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Adenovirus detection of ancestral characteristics from pygmy marmoset
Boda Barbara Izabella - year 4
SzIU, Faculty of Veterinary Science, School of Vetenirary Sciences, Epidemiology and Microbiology Department
Supervisor: Hornyák Ákos DVM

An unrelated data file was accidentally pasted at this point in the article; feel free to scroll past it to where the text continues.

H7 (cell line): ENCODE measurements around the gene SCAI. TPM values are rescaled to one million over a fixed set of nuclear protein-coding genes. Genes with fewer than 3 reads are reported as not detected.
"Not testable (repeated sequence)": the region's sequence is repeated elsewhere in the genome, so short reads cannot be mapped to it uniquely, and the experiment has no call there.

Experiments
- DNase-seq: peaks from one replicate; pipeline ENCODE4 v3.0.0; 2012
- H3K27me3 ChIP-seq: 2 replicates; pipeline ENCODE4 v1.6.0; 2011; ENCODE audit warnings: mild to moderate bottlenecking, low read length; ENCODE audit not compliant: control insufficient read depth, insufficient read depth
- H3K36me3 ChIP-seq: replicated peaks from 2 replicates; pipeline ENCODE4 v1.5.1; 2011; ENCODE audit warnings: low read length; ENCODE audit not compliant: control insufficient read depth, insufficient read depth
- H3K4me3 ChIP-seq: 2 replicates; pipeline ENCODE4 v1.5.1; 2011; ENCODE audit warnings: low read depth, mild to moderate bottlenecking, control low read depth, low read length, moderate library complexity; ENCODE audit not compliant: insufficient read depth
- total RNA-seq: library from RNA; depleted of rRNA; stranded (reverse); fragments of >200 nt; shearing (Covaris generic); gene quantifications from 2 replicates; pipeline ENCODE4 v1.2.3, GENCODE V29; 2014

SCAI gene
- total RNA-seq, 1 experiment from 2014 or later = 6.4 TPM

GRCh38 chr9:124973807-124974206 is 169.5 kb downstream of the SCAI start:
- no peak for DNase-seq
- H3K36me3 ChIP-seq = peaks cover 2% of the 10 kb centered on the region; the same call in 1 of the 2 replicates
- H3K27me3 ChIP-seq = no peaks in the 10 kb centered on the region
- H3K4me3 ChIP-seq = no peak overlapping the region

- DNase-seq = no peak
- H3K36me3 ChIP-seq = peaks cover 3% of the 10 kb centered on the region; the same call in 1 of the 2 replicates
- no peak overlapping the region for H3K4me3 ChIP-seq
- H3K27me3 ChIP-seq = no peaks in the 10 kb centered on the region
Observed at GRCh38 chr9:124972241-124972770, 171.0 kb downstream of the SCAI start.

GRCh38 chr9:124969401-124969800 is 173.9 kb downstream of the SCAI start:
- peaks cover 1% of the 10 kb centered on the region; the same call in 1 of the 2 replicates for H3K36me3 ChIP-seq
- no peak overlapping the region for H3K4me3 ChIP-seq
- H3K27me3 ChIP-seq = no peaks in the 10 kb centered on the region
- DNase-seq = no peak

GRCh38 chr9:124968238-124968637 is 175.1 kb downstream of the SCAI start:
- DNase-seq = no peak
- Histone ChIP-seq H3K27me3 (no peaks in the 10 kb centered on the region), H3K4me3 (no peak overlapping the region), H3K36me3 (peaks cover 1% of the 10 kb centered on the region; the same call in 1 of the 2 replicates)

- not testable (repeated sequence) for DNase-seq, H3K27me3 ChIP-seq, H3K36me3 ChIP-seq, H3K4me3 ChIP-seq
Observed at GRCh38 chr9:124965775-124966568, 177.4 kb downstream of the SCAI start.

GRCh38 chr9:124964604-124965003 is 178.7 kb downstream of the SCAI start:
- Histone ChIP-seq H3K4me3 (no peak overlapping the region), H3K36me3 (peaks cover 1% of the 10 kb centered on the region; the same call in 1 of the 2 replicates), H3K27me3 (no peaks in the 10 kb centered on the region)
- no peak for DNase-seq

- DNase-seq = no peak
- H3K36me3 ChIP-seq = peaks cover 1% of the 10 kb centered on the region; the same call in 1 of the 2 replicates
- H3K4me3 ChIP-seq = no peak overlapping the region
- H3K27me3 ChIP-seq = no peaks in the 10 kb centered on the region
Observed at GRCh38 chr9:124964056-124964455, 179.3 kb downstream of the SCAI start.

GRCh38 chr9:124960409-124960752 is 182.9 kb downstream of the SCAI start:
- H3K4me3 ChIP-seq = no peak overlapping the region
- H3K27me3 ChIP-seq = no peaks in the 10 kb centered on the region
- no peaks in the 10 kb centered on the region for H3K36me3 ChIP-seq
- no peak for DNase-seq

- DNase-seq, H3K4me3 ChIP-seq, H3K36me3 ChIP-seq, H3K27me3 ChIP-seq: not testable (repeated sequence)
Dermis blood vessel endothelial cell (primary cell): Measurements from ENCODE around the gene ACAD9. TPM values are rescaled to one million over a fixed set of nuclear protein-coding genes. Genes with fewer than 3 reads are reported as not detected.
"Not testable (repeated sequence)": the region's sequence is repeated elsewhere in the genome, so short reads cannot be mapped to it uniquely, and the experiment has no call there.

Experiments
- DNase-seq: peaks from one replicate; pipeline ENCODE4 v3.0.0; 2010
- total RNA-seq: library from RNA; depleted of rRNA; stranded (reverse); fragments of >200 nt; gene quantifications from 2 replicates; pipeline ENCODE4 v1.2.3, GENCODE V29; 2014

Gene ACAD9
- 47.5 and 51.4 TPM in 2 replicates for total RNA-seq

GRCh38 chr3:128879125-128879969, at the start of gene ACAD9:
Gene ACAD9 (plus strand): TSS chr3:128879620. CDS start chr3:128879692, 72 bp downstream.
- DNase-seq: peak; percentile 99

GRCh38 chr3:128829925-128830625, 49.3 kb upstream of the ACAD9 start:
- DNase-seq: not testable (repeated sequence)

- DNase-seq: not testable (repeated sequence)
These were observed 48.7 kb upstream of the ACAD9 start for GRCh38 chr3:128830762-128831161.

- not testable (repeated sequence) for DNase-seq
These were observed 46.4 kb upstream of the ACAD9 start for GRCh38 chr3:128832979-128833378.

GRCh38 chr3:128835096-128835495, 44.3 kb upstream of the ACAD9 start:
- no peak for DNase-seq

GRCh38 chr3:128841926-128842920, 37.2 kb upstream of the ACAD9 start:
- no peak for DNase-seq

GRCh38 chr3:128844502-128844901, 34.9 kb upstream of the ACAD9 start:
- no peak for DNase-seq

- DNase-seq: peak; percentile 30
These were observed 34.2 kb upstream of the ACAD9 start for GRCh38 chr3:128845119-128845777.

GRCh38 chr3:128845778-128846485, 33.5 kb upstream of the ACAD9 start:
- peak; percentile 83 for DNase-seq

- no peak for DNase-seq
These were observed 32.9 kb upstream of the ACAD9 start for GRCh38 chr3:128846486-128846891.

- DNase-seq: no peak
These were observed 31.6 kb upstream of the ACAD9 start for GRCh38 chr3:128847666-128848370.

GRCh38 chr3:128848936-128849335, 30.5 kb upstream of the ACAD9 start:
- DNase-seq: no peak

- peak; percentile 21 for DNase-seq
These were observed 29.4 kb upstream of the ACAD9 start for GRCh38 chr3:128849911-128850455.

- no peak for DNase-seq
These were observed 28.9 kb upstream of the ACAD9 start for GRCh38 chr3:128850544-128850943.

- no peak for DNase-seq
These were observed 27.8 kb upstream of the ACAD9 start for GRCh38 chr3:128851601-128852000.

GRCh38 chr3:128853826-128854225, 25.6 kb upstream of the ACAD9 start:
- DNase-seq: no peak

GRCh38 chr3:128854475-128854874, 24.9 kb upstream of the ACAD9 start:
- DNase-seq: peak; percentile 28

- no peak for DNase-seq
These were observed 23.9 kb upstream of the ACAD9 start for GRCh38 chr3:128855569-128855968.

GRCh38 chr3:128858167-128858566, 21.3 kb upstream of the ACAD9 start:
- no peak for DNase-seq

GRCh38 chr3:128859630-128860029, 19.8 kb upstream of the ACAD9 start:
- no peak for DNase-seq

The body of a male pygmy marmoset arrived at the SZIE-ÁOTK Department of Pathology and Forensic Veterinary Medicine on 15th August 2009 for pathological examination. The marmoset was two and a half years old and weighed 118 g. Before death it showed indeterminate symptoms: it was listless, its appetite fell and it sneezed once in a while. During the dissection and histological examination subacute pneumonia was diagnosed accompanied by the following features: hydrothorax, proliferation and desquamation of the bronchial epithelium, scaling of the epithelium of the lung alveoli and giant cell formation. In order to clarify the clinical background of the mutations in the lung, samples were sent to the SZIE-ÁOTK Epidemiology and Microbiology Department. By means of virus isolation using the swine testis (ST) cell line, cell rounding causing virus could be isolatede which was chloroform resistant and could be blocked in its multiplication with halogenized dezoxi-uridine derivatives. Both from the original sample, and from the supernatant of the cell culture a gene compartment with a length of 1020 nucleotides could be amplified using primers designed for the conservative region of the polymerase gene of all double-stranded DNA viruses. The nucleotide sequence of this gene compartment was determined by us. For analysing the determined sequences we used BLAST and CLUSTAL X computer programs. In the course of our further work we determined and compared the similarity of three conservative and three variable genes with the homologous ones of other adenoviruses on nucleotide, and amino acid level. Polimerase: CAdV-2 73 % on nukleotide level, bat 74 % on amino acid level. Penton: CAdV-2 73 % 83 % respectively, protease: CAdV-1 74 % 77 % respectively, small T antigen bat 59 % 52 % respectively, IVa2 bat 73 % CAdV-2 74 % respectively, fiber CAdV-2 54 % 42 % respectively. On the basis of the sequence- examination we concluded that a new, currently unidentified adenovirus had been isolated, which has only a 73% similarity on the most conservative polymerase and protease genes with the lines isolated from a dog. The most ancient adenovirus of primates is similar on its 5' end to the bat adenovirus sequence published recently, and its ITR region can not be detected like in the case of the bat virus, which is a common feature shared with all other adenoviruses. The great genetic distance of the genes we examined from typical primate adenoviruses and their consequent similarity to the dog and bat adenoviruses suggest that this virus is an early split of the primates’ adenoviruses. The coevolution theory of DNA viruses may provide opportunities to confirm the geographical spread of certain hosts based on examination of viral evolution. If this hypothesis is correct it might be possible to investigate the migratory routes of New World monkeys by means of genetic studies of adenoviruses isolated from genetically similar primates.

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